I handed over the list of coffee requests for my friends, paid then sat to wait for my order. I signalled to the others that the coffees would only be a minute and Luis tapped on his watch impatiently. He would have to wait as good coffee can’t be rushed. Looking around I noticed the sign on the wall that read ‘Café Delirium, your home away from home,’ and that pretty much summed up the moment. I felt that Mount Hood had been my home away from home and the biggest turning point in my life so far. My order was ready and I took the coffee out to the van.

  ‘Jesus, his first taste of freedom is a stop for coffee,’ Josh groaned from the side window.

  I opened the door and jumped in.

  ‘I love that place guys, just smell these coffees and it even has free WiFi,’ I said excitedly handing round the cups.

  Josh rolled his eyes and said sarcastically, ‘Well that should be really handy given the fact that we’ll be living over a hundred miles away in Long Beach.’

  He was such a spoil sport but I had my wish and sipped the coffee as we pulled away.

  ‘Feeling better now?’ Luis asked.

  ‘Much better thank you,’ I replied with another sip of my coffee.

  Luis had managed to grab a bag of bagels from the Mount Hood canteen before we left and these tasted good with the coffee. Just as well as our next meal would not be until we reached the FBI Training Academy.

  We were soon on the highway and picked up a little time as the roads were clear that Saturday morning. Because our identities had to remain a secret and since we still had criminal records on file, it meant we couldn’t fly with a scheduled airline for fear of alerting the local authorities. So Mitch had arranged for a charter flight to take us from Portland to Virginia. We weren’t complaining about flying in our own private jet although it did remind me a little of the film Con Air, only without the mass murderers onboard.

  The flight arrived on schedule at Turner Field in Quantico Virginia, which is the nearest military airbase to the FBI Training Academy. As soon as we disembarked we were met by a military truck which Mitch had also arranged.

  ‘What no limo?’ Molly exclaimed as she walked down the aircraft steps, but sadly not.

  ‘Welcome to Virginia,’ said Corporal Ruben Shields who was our driver. We avoided too much small talk with the driver as loose lips sink ships and all that.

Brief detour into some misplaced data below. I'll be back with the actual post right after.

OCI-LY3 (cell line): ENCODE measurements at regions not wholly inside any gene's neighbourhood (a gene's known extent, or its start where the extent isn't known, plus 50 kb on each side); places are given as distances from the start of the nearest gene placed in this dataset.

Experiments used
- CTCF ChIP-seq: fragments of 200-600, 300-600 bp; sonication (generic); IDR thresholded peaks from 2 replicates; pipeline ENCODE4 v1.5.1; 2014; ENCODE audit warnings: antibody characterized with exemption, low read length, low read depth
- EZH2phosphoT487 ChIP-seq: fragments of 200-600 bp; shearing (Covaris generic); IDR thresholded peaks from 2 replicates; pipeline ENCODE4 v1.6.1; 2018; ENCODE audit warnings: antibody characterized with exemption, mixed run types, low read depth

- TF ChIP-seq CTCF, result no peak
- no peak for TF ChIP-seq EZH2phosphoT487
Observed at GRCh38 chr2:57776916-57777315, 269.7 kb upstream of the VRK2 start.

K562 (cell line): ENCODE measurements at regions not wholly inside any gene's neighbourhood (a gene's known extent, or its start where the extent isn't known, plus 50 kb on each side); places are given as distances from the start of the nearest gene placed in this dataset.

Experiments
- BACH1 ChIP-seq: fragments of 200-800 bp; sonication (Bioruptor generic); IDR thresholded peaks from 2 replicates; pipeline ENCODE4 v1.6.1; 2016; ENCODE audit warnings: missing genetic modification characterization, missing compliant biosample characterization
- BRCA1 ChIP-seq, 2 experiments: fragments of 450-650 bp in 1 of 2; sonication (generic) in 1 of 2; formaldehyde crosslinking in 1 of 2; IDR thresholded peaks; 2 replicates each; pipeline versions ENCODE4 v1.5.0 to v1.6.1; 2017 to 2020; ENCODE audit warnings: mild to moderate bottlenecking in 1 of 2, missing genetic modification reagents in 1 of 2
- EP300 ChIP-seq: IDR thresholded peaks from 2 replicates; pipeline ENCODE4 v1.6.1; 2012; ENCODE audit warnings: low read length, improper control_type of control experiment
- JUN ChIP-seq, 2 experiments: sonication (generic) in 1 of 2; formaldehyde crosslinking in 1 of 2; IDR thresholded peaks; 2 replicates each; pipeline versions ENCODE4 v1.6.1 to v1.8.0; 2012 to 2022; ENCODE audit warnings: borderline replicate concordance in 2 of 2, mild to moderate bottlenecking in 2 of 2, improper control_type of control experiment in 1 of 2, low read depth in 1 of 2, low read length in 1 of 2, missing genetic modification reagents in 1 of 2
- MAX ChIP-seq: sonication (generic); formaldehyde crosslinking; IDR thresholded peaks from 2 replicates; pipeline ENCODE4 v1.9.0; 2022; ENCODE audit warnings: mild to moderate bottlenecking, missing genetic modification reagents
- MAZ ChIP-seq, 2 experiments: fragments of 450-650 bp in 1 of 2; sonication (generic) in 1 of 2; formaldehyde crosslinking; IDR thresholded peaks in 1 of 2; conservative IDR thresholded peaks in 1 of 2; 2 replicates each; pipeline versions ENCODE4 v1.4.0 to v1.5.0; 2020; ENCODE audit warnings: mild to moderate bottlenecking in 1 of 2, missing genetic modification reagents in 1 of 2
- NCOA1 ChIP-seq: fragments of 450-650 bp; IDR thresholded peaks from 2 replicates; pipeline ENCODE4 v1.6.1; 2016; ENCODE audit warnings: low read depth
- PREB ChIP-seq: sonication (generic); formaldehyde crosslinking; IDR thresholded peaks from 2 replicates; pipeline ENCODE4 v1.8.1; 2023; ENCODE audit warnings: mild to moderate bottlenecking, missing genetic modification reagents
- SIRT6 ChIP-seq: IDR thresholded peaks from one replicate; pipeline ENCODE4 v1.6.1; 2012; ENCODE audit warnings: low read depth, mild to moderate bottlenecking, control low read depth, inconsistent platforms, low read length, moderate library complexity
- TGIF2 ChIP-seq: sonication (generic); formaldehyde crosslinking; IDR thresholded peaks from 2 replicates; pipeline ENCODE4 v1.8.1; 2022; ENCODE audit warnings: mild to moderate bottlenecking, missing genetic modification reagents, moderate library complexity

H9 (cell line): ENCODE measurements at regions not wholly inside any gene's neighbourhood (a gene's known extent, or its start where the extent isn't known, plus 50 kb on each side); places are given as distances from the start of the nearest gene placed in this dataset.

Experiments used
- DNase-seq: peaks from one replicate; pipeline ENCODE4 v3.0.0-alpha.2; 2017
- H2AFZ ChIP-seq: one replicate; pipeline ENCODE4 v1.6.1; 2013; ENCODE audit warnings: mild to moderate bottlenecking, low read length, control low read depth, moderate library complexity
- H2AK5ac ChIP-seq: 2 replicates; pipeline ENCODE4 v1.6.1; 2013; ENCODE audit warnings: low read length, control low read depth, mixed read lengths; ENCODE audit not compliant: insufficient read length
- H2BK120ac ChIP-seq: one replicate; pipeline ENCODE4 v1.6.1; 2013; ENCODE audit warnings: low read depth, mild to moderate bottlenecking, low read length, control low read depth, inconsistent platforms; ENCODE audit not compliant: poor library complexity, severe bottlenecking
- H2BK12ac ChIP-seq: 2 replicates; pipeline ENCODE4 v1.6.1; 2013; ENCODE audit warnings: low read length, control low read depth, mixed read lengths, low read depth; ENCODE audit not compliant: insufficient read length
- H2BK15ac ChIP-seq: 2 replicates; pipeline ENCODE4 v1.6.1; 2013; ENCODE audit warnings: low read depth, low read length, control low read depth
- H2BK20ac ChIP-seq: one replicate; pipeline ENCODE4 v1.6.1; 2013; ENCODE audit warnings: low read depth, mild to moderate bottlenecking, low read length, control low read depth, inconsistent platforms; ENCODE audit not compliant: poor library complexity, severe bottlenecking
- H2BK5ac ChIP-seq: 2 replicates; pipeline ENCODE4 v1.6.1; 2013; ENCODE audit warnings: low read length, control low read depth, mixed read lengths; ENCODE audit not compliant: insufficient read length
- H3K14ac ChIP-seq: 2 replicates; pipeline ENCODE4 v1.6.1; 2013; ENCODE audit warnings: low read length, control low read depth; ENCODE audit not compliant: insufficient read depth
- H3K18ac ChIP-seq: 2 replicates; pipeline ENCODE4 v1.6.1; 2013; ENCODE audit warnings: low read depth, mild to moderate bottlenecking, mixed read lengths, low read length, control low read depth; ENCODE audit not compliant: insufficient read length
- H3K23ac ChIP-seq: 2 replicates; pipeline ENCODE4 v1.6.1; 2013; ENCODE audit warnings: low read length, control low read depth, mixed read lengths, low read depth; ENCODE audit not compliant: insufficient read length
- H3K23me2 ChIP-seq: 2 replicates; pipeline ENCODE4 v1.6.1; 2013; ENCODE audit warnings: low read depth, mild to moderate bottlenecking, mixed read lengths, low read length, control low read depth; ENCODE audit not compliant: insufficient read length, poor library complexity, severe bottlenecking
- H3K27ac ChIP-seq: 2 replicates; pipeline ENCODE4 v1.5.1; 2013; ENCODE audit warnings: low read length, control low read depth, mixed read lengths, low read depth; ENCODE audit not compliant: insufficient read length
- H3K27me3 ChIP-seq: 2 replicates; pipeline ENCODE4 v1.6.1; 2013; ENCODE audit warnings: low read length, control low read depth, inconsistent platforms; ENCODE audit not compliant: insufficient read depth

It did feel slightly overwhelming at first, leaving a prison one minute and arriving at the FBI Training Academy the next. The hard work started the moment we arrived at the academy. We were separated and assigned to different specialist training teams by the drill sergeant. I said a quick goodbye to my friends as we were whisked away by our team leaders. We were informed that it was a requirement for each cadet to participate in daily sports activities and, lucky for me, wrestling was on the rostrum so I had the easy option. Not so easy though, were the advanced computer studies and surveillance techniques classes that I’d been signed up for. I had to learn a whole bunch of new stuff about bugging devices, infra-red camera systems, code breaking and how to hotwire a vehicle, which was really Josh’s bag. The technical stuff was obviously chosen to be my specialist field in the new teen cop’s team and I wasn’t complaining. On top of our specialist training there were the boring bits too, like the mountain of paperwork that goes with the job, learning about the law and the latest law enforcement techniques. You’d think we already knew a bit about the law having gone through the judicial system a few times, but this was all very new. We had homework too and law books make wonderful bedtime reading. Not. The hand-to-hand combat and riot training exercises made Fridays the most interesting day. In fact everyone needed to let off a little steam by the end of the week and this was just the thing.